Despite the challenges, the Commodore advertised itself as “Washington’s finest small hotel.” The hotel’s fortunes began to turn around in March 1974, when restaurateur Daniel J. “Danny” Coleman, opened the Dubliner, an Irish Pub, in the ground floor restaurant space. Coleman had grown up working in his immigrant Irish father’s pub in Syracuse, New York, and he was determined to bring a similarly authentic Irish pub to DC. The new location was historically fitting; this neighborhood, known as Swampoodle in the 19th century, had been home to poor Irish immigrants, many of whom worked in the nearby Government Printing Office.

Coleman’s pub was one of the first successful watering holes to draw people back to the neighborhood and help revive its fortunes, but the hotel itself had seen better days. When it became available for purchase in 1980, Coleman seized the opportunity to extend the Irish theme to the entire building. Rechristening it the Phoenix Park, after Dublin’s famed 1,760-acre urban park, Coleman and his partners renovated the hotel, increasing room sizes and adding facilities for meetings and parties. The massive renovation, completed in 1982, resulted in a luxurious, boutique hotel that celebrated the Commodore’s architectural heritage while adding a new penthouse floor on top of the historic building as well as many new amenities. The decorative plasterwork, chandelier, and marble floor of the lobby’s lounge area were restored to new elegance, and a grand staircase was added to connect directly with new public space on the second floor, including a new restaurant—the Powerscourt—the city’s only formal Irish eatery.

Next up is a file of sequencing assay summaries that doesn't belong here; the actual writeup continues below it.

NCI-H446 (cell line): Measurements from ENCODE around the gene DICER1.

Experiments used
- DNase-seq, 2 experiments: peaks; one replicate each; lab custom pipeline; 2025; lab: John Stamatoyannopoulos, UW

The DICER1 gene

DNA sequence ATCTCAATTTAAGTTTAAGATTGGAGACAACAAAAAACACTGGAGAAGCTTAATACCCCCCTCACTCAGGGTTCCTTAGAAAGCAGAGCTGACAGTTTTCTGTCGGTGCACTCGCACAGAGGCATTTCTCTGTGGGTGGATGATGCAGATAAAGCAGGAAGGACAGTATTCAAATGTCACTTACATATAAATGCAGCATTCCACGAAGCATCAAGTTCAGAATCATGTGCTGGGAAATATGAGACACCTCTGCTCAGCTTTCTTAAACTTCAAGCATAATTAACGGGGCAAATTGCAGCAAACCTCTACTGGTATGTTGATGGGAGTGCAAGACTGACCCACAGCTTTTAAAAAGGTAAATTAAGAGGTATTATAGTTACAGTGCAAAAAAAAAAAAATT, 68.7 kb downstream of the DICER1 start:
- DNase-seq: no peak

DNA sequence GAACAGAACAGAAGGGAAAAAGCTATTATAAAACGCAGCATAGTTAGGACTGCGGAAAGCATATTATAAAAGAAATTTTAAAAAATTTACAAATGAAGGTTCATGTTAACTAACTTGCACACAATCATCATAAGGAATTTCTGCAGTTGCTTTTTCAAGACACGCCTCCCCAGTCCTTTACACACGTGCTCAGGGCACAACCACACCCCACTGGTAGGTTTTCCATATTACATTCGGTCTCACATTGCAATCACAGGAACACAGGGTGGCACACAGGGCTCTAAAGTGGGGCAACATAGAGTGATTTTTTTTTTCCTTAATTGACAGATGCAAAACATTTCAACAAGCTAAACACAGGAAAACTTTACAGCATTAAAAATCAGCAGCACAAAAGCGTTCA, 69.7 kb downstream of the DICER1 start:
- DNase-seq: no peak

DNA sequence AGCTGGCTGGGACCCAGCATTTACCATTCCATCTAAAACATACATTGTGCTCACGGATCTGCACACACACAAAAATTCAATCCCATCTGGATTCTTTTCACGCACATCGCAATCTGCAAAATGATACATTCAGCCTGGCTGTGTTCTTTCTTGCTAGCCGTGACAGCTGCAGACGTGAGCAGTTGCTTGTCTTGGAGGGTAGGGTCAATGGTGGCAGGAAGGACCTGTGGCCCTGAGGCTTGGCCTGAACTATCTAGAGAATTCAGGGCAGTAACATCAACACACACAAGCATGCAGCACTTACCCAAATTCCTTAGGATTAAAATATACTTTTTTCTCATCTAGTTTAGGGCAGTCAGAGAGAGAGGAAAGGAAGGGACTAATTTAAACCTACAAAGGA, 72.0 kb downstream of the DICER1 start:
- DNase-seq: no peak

The lobby of the Commodore prior to renovation and conversion to the Phoenix Park (author's collection).

In 1985, the Washington Post proclaimed that the neighborhood around Union Station was poised for a comeback, with many new restaurants, hotels, shops, and office buildings in the pipeline. By the time a dramatically restored Union Station reopened in 1988, the transformation that the Phoenix Park had pioneered was unstoppable. New restaurants were opening, and tall, modern office buildings were replacing many of the older hotels. The rejuvenated Phoenix Park bucked the trend.